Substrate 230 is contoured so as to provide adequate capacitive coupling between half-capacitors 232 and 238. Although illustrated as a simple U-shape, other shapes for substrate 230, such as spirals or coaxial cylindrical shapes, may also be used.
Dies 231 and 239, as well as half-capacitors 232, 238, optical sensor 240 and power contact pad 241 are preferably fabricated prior to deformation of substrate 230. Substrate 230 may be formed either from two or more distinct pieces bonded or otherwise melded during manufacture, from a flexible material, or from a single piece of rigid material deformed during manufacture by heat or other appropriate treatment.
Power and ground may be provided to the devices by conductive or radiative contact to power pad 241, or by on-board batteries. Advantageously, particularly in superconducting systems, AC powering means 235 may communicate power to pad 241 without need for mechanical contact.
External signalling is advantageously provided by a lightpipe 234 optically coupled, through dielectric 237, to an optical sensor (or driver) 240. Alternatively, capacitive or magnetic means, as detailed elsewhere herein, may be used.
Reference is now made to FIG. 15, which depicts the use of a uniform capacitive interface to couple modules of varying sizes and packaging levels. In FIG. 15, the use of a uniform capacitive interface 276 on module 274 and a uniform capacitive interface 275 on modules 277 a-c permits interchangeable connection of modules 277 a-c to module 274.
Capacitive interfaces 275 and 276 are illustratively depicted as a single half-capacitor and a half-capacitor with bonded dielectric portion, respectively. In actual systems, such capacitive interfaces will preferably comprise a plurality of half-capacitors (and optional conductive contacts) disposed in a standardized footprint. Advantageously, capacitive interface 276 may more half-capacitors than are coupled to interface 275, the additional half-capacitors on interface 276 being used to accommodate coupling to test-modules, engineering changes, etc.
In FIG. 15, alternatively connectable modules 277 a-c illustratively represent different levels in the packaging hierarchy: module 277 a illustratively comprises a Level-0 unpackaged die; module 277 b illustratively comprises a Level-2 packaged module; and, module 277 c illustratively comprises a Level-2 or Level-3 packaged module.
The use of standard capacitive interfaces 275 and 276 in accordance with the present invention facilitates improved methods for product and/or system evolution. In terms of product evolution, a given module is preferably implemented initially utilizing a semicustom assembly of standard or semicustom parts (e.g., modules 277 b or 277 c). As the product matures and production volume increases, the module may be advantageously re-implemented as a custom ASIC die (e.g., module 277 a) and installed into the product without need for any higher-level system modifications. Other sequences of product evolution, such as replacement of module 277 c with 277 b or replacement of either with a Level 1½ MCM implementation, are also possible within the scope of the present invention.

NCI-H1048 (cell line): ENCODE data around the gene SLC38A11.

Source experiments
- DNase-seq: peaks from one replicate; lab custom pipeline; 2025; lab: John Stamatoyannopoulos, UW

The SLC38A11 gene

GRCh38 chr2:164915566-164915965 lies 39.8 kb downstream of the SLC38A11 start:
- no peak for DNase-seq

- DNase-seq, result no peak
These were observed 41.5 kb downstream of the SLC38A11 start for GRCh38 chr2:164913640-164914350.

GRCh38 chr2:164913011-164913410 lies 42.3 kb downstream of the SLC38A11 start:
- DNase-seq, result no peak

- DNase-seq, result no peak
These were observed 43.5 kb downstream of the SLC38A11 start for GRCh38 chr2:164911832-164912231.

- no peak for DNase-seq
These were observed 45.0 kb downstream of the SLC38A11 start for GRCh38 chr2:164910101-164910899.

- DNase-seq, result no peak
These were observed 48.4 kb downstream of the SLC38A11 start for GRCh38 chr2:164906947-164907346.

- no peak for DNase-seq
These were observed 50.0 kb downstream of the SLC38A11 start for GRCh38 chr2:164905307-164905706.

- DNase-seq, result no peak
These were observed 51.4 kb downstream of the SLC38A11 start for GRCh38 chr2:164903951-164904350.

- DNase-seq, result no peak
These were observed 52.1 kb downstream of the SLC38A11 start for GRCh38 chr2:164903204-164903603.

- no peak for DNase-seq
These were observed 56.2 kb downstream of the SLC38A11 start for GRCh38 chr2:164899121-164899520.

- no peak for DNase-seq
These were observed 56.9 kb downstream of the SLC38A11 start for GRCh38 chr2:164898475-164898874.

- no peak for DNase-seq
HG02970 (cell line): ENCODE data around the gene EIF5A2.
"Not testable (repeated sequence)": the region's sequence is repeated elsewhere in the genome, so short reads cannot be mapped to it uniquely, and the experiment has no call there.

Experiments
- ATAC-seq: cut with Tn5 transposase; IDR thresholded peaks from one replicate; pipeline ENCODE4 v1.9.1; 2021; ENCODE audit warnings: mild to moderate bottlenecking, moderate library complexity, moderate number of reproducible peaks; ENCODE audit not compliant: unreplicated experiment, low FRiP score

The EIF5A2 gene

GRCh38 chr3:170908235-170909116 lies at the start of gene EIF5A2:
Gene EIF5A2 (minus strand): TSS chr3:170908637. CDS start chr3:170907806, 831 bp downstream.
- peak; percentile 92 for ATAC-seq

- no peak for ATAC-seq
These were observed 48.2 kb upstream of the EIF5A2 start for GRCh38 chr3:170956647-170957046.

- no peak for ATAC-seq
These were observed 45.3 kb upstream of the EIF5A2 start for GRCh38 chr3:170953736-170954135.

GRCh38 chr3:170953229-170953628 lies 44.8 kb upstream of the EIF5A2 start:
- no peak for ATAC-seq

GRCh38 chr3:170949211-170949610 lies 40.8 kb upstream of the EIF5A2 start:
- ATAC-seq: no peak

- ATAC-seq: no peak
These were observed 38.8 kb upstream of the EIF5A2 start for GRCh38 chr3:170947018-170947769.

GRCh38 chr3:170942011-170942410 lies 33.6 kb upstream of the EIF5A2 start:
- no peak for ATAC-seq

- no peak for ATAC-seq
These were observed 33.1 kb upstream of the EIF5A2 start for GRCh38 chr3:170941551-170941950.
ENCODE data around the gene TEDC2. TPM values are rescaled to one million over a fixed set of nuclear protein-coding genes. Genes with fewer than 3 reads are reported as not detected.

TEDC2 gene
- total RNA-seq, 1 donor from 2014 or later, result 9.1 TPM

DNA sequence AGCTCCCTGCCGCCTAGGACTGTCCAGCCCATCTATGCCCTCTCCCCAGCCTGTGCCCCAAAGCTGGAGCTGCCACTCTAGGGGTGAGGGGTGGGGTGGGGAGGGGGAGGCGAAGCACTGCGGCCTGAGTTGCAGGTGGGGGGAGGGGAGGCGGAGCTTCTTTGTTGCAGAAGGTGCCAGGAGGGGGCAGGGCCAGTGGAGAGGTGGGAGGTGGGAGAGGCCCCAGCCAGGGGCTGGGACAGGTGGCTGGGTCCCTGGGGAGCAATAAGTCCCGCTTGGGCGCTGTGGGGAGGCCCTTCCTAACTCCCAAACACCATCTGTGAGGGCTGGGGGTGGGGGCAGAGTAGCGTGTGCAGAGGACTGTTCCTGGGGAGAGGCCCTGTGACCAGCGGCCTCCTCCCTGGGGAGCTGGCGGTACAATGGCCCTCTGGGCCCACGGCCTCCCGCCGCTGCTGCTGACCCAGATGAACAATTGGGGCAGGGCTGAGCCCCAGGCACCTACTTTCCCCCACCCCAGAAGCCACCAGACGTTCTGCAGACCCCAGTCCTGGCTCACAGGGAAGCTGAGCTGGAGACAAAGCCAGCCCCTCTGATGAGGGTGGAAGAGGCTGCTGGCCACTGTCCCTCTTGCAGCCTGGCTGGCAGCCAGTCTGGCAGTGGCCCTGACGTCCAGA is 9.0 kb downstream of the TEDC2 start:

To illustrate the system evolution aspect of the present invention, one may view modules 277 a-c as different implementations of a functional block of a massively parallel computer. Depending on the requirements of a particular application, the computer manufacturer could alternatively install a low performance module 277 a, a medium performance module 277 b, or a high performance module 277 c. Similarly, such functional modules can be advantageously upgraded as the overall requirements of a particular system in the field evolves.
A pervasive problem in hierarchically decomposing a design in the prior art encompasses the partitioning of high level functions, followed by the discovery that a low level module cannot be implemented effectively in a given technology, followed by the need to repartition at a high level again to avoid the suboptimal (e.g., very expensive) technology mix. Underlying both the improved product evolution and system evolution provided by the invention is the fact that the invention permits implementation of common dense, high performance interfaces uniformly to all the levels in the packaging hierarchy. The hierarchical decomposition design process can exploit a uniform interface and functional specifications for each submodule in accordance with the invention. The invention's support for common interfaces assures that a submodule specified early can be implemented late in the process, even if multiple dies or different technologies are needed to accomplish the function. Thus, the invention greatly enhances a designer's ability to exploit hierarchical decomposition, since the implementation of particular modules in a hierarchical system is not necessarily constrained by the interfaces between modules. If, as the implementation proceeds, the anticipated technology proves inappropriate for implementing a submodule, an alternative technology or MCM can generally be substituted without reworking higher-order partitions.
Reference is now made to FIG. 16, which depicts a modular system in which a plurality of modules capacitively couple to a substrate mounted to a supporting chassis, illustratively depicted as a backplane. Substrate 278 comprises the backplane and includes a plurality of module mounting supports 279 a-c. Supports 279 a-c are preferably fabricated from a material of high thermal conductivity, so as to enhance heat dissipation from the modules 280 a affixed thereto. Each backplane slot 281 preferably accommodates a modular subsystem 282, illustratively mounted on support 279 a and depicted in an exploded view adjacent to support 279 b.